Habits are acquired behavior patterns or practices which are repeated until they seem almost involuntary. We can compare this involuntary type of behavior as putting on a seatbelt, or looking before crossing a street. They do seem involuntary but at a young age, we had to be taught to do these things through motivation and repetition. Sometimes, as a child while we were learning these habits we would forget to look before crossing the street, and as adults we can make a choice to ignore what we know is safer, such as wearing a seatbelt. In many ways, marijuana ("pot") can be viewed in the same way. Many people believe that marijuana is addictive, however its use is a simple choice, and while we can choose this option for a sense of happiness we cannot always foresee the consequences of our choices.
Marijuana has caused controversy for years, many people argue it should be legalized, others strongly disagree. But smoking marijuana no matter what the government, rehabs or anyone tells you will always remain a person choice. When others claim that there is actually a marijuana addiction, it removes all of the personal responsibility for the person that is using it.
There are drug rehabs who will tell you that if you use pot to relax, or sleep or even just function with more ease, that these are all signs of marijuana addiction. But this view removes all reasoning behind the choice to use. You either make a choice to smoke pot or you don't. There are thousands of people who moderately smoke pot and don't feel the need to do it all the time. In fact they may only do it occasionally. That could mean once every 6 months or every 2 weeks for that matter. So what separates these people who can moderate responsibly and those who feel like they can't stop or believe they are reliant on pot? Many of our beliefs about pot come from our cultures' perspective on it. People take anti-depressants every day, in fact they are regularly and usually unnecessarily prescribed and used as a calming effect. For many people, marijuana performs the same function. To them, it's much like drinking a glass of wine after work or maybe a way to end their day. Society has portrayed pot however as something evil that has terrible withdrawals. However, there is no withdrawal symptoms associated with marijuana.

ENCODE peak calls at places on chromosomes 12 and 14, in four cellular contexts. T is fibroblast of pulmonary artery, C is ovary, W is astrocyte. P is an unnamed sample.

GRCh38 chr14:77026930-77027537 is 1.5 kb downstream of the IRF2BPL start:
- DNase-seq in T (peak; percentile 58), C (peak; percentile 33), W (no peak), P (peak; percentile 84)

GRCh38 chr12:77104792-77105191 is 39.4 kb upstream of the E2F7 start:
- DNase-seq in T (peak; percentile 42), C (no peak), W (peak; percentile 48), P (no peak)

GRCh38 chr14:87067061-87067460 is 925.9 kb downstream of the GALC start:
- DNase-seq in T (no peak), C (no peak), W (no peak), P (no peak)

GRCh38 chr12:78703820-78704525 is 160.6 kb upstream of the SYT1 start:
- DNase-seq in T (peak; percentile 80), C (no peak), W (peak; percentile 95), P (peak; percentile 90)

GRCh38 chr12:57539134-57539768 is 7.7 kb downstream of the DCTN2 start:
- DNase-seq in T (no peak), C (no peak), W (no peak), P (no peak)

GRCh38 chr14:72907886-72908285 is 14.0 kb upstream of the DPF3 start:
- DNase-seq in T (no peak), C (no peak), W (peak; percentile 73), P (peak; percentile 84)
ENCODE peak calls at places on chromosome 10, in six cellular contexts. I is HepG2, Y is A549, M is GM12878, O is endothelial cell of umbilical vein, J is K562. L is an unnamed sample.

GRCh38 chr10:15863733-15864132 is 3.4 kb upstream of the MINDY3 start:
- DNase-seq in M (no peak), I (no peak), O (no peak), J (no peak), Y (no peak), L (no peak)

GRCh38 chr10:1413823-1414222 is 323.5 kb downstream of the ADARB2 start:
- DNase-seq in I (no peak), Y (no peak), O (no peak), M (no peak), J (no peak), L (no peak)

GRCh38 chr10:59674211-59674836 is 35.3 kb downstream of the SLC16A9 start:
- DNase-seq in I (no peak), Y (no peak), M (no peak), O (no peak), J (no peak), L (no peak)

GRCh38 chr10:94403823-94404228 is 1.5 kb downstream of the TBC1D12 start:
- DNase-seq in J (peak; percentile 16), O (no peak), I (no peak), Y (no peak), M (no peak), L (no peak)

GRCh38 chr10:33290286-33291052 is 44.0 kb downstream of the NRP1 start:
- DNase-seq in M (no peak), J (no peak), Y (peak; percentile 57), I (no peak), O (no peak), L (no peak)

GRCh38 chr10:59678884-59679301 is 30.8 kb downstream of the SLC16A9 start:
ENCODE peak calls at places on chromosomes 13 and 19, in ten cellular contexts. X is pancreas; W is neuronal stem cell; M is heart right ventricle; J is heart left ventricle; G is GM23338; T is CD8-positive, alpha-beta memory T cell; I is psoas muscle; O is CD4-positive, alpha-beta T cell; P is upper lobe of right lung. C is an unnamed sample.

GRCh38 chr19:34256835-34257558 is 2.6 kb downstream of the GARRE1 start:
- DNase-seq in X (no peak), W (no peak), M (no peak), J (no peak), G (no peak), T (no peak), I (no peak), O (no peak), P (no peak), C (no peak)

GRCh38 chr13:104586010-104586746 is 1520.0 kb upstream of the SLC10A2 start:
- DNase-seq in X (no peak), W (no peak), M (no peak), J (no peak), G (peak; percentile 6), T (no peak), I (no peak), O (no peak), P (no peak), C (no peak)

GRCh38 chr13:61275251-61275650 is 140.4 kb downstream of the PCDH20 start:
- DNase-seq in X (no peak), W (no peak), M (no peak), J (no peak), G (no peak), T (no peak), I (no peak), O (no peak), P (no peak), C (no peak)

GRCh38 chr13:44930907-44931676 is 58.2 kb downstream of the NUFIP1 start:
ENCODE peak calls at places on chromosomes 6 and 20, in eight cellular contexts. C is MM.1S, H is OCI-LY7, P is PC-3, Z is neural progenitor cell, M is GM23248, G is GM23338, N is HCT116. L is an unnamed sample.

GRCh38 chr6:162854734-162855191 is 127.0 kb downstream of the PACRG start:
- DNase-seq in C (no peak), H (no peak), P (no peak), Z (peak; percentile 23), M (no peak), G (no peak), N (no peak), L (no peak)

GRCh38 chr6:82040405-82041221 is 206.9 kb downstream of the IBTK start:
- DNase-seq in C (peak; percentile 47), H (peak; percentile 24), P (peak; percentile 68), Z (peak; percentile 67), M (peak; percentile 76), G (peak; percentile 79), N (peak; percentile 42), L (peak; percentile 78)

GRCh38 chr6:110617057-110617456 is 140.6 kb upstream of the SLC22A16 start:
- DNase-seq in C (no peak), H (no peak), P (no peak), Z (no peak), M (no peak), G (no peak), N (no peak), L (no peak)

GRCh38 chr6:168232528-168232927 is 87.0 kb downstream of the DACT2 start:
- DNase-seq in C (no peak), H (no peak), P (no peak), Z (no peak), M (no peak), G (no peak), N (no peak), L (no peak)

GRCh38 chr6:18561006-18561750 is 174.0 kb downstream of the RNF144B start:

Various states across the US have also legalized medical marijuana to help people with pain management. To these doctors marijuana is a better alternative to prescription pain medication because pot has less harmful qualities than many of the current pain killers on the market.
In our 6-week program at St. Jude's we will help you understand the truth about marijuana and addiction. We understand that marijuana can become an enormous stumbling block to happiness and can lower an individual's chances at long term success and daily motivation. Understanding these realities, we will not tell you that you have an marijuana addiction but rather a choice regarding your future behaviors and habits.
Maybe your marijuana use is tied to old immature behaviors, which we can help you separate these issues and give you the tools to explore options for you to move on with your live in a more productive and successful manner. You may have certain habits or behaviors now, but the wonderful reality is that with new choices come positive brain tissue changes that will result in a more supportive role in your new lifestyle. You CAN learn new habits and let go of old ones.
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Addiction Specialists Review the Saint Jude Program and its Efficacy. Please take a few moments to listen to what they have to say, and find out how Saint Jude's is Different and more effective than addiction treatment.